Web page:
THE BLOG
10/09/2014 11:24 am ET Updated Dec 08, 2014

Concrete Action Needed This Week from the World Bank and IMF to Combat Inequality

At this week's annual meetings of the World Bank Group and International Monetary Fund (IMF), the topic of inequality is buzzing. And rightly so given that extreme economic inequality is one of the largest barriers to ending extreme poverty. Buzz is great, but urgent and concrete actions are what we need to make a dent in the gap between the rich and poor.

The root of the problem is that in today's global economic and political system, the rules are rigged in favor of the very rich and hard working poor families around the globe are finding it harder and harder to simply survive. Stunningly, 85 individuals own the same amount of wealth as 3.5 billion people on this planet. Such wealth concentration slows down growth, impedes poverty reduction and compounds other inequalities.

For too many years at the IMF and the World Bank, the blind belief that growth "trickles down" ruled the day. But action at this year's annual meetings could - and should - signal the start of a new era focused on policies that deliver for the poorest people and, therefore, for all of us.

The topics lined up for discussion this week look good on paper and in rhetoric, but action must prevail. The IMF has started to put proposals on the table with its fiscal policy and inequality paper, and Christine Lagarde has insisted on the need to invest in health and education. But we have yet to hear how this new focus will be put into practice and how it's going to change the guidance given to countries. A recent report by the European Network on Debt and Development on conditionality shows that there is still a discrepancy between positions held by the IMF's headquarters in Washington, DC and its practices on the ground. For example, the IMF's advice to countries such as Spain to increase the VAT and decrease corporate income taxation raises doubt on whether the IMF has yet really changed.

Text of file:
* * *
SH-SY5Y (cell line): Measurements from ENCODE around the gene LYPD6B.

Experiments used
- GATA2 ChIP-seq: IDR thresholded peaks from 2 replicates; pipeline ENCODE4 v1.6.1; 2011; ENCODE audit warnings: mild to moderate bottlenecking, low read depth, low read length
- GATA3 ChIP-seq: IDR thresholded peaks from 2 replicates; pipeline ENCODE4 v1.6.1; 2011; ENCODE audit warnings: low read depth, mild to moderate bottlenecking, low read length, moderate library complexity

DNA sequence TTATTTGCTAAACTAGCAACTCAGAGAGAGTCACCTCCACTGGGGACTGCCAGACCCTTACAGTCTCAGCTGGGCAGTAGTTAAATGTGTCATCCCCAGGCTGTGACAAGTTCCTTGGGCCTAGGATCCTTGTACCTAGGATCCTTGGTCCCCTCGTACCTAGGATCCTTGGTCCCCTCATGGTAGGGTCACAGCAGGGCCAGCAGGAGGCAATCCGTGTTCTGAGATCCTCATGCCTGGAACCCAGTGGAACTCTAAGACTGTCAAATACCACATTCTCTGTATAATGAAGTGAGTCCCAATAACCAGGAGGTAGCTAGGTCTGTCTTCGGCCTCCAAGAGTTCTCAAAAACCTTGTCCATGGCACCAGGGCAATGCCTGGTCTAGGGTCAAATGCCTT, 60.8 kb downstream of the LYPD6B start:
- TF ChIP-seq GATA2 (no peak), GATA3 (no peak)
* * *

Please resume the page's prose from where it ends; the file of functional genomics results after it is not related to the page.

Concrete proposals have been missing at the World Bank, but there's talk that perhaps President Kim will unveil a new plans to tackle inequality this week. They are overdue.

As the global institutions mainly responsible for promoting policies that have increased inequality, such as cuts in social spending and increased privatization, the World Bank Group and the IMF have a special responsibility to do a U-turn toward repairing their mistakes. And they must put inequality and poverty at the center of discussions on the state of the global economy. This is essential to put the world economy in order and to achieve their goal of ending poverty by 2030.

Concrete actions they must consider in their necessary U-turn include:
• Committing to measuring the gap between the richest 10 percent and the poorest 40 percent;
• Advising countries to invest more in free and public health and education and to make their tax and fiscal systems more progressive;
• Helping countries fight corporate tax avoidance and tax evasion;
• Increasing support for small holder farmers, who provide the majority of food in developing countries, but earn the least income globally;
• Developing more research on the impact of different types of policy intervention including health, education, agriculture, and the role of the private sector on inequality;
• Promoting investment in a private sector that has development objectives in mind and respect the environment and the right of the poorest people; and
• Ending support for the International Monetary Fund's austerity measures that cut programs that benefit the poor and asked for privatization of services that increase inequality.

Back at the Spring Meetings in April, World Bank President Jim Kim suggested we should recruit more people in "pinstriped suits" to find ways to get billions and even trillions of dollars from corporate wealth into struggling economies by wisely invested in health and education programs. Pinstriped suits or not, by shutting down off-shore tax havens and ending corporate tax dodging, which costs developing nations $100 billion every year, we could make a huge difference. It's time to take action.